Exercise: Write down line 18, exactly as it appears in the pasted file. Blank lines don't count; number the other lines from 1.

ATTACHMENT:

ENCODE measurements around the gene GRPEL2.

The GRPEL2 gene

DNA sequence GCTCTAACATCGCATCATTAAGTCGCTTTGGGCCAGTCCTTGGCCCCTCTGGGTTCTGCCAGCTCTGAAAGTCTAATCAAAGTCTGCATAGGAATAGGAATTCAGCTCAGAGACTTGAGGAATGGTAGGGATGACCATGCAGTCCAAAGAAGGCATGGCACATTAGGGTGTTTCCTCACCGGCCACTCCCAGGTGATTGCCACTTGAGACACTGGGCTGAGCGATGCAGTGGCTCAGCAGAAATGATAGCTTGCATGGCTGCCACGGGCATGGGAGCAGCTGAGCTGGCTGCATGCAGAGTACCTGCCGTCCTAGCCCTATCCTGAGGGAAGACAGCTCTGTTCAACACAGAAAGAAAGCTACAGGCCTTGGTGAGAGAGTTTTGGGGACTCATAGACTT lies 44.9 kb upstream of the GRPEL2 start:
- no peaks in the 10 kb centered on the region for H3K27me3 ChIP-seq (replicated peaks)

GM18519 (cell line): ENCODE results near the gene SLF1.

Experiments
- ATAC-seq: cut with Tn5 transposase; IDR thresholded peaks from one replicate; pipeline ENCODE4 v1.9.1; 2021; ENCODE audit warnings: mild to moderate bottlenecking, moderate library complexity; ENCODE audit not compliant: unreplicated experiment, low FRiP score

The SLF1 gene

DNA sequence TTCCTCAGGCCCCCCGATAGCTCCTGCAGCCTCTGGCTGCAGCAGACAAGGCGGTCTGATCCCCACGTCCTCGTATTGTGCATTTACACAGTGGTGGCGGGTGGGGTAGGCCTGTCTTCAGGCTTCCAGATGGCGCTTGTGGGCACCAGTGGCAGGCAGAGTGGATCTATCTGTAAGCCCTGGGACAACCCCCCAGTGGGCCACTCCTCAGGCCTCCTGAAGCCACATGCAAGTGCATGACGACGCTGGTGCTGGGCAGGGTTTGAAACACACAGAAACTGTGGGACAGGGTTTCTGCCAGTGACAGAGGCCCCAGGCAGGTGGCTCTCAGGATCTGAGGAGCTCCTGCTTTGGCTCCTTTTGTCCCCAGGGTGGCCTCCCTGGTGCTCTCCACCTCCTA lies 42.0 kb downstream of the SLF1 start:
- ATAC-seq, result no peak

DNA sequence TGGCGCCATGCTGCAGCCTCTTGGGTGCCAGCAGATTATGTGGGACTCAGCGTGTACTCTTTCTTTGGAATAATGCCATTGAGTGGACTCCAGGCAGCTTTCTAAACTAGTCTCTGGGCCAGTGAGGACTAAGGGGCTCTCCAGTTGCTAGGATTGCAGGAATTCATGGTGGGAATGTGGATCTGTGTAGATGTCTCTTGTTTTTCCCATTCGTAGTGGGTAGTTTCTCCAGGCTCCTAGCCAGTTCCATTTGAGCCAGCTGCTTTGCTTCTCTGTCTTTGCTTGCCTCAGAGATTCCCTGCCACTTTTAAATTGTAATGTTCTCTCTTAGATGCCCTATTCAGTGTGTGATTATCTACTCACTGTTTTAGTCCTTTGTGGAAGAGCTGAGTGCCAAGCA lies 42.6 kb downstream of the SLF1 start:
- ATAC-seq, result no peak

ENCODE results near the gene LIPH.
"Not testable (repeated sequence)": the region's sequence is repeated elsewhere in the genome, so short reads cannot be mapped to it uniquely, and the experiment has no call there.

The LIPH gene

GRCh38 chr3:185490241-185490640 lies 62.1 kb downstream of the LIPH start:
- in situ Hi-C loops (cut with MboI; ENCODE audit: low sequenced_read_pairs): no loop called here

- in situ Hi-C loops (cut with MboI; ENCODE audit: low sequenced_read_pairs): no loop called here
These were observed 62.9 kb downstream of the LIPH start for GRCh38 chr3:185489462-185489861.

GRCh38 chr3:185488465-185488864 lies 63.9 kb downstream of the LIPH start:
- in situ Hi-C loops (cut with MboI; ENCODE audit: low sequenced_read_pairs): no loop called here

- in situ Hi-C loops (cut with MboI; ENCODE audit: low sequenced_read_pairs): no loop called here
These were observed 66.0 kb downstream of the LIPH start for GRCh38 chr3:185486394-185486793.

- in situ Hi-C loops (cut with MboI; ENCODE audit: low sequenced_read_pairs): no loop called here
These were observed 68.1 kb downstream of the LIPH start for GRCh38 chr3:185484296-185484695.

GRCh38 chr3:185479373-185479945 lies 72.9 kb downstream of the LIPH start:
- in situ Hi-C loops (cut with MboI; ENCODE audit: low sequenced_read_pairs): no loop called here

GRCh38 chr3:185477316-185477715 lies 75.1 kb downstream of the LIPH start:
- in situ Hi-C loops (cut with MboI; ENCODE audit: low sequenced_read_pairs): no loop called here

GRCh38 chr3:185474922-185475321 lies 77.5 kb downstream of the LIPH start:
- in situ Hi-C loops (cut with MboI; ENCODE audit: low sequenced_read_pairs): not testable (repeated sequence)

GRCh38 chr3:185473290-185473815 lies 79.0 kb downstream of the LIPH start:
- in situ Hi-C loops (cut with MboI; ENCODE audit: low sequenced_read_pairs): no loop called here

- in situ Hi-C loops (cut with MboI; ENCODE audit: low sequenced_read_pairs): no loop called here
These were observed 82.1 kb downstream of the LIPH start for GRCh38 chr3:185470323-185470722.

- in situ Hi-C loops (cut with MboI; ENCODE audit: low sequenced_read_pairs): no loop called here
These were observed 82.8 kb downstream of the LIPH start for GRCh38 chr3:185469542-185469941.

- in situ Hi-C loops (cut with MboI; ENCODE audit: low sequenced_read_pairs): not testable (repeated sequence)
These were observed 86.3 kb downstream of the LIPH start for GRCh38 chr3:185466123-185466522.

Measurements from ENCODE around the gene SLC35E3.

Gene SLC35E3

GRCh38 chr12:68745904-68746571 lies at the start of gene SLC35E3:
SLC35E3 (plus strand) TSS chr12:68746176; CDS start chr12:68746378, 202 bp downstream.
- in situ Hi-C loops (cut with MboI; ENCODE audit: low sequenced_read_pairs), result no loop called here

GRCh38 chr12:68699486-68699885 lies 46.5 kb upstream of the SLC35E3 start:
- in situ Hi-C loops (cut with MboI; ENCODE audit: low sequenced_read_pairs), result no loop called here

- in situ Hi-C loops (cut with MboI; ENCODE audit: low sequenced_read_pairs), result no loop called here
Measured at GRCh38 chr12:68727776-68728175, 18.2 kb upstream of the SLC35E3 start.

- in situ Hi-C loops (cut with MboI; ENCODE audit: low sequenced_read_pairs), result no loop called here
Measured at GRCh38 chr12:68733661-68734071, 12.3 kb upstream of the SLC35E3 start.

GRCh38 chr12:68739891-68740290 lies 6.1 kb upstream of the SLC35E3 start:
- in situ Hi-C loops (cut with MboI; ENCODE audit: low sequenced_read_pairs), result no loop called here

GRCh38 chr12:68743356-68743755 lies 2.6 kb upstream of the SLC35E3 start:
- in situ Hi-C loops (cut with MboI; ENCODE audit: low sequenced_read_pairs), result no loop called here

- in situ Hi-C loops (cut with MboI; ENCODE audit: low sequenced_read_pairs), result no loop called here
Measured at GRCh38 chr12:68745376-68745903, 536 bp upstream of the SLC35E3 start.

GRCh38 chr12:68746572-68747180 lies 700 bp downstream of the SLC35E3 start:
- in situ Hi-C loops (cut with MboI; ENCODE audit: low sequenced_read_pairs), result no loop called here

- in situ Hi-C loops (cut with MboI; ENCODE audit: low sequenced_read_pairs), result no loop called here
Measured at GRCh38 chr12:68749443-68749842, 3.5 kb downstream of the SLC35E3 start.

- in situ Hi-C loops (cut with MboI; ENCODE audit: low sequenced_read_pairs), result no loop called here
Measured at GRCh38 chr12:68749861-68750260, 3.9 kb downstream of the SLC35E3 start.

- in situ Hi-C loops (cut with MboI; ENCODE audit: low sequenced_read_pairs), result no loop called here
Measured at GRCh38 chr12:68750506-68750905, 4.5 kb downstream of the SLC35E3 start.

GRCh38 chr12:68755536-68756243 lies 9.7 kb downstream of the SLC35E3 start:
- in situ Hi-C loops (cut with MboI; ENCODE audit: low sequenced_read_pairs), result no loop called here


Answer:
- in situ Hi-C loops (cut with MboI; ENCODE audit: low sequenced_read_pairs): no loop called here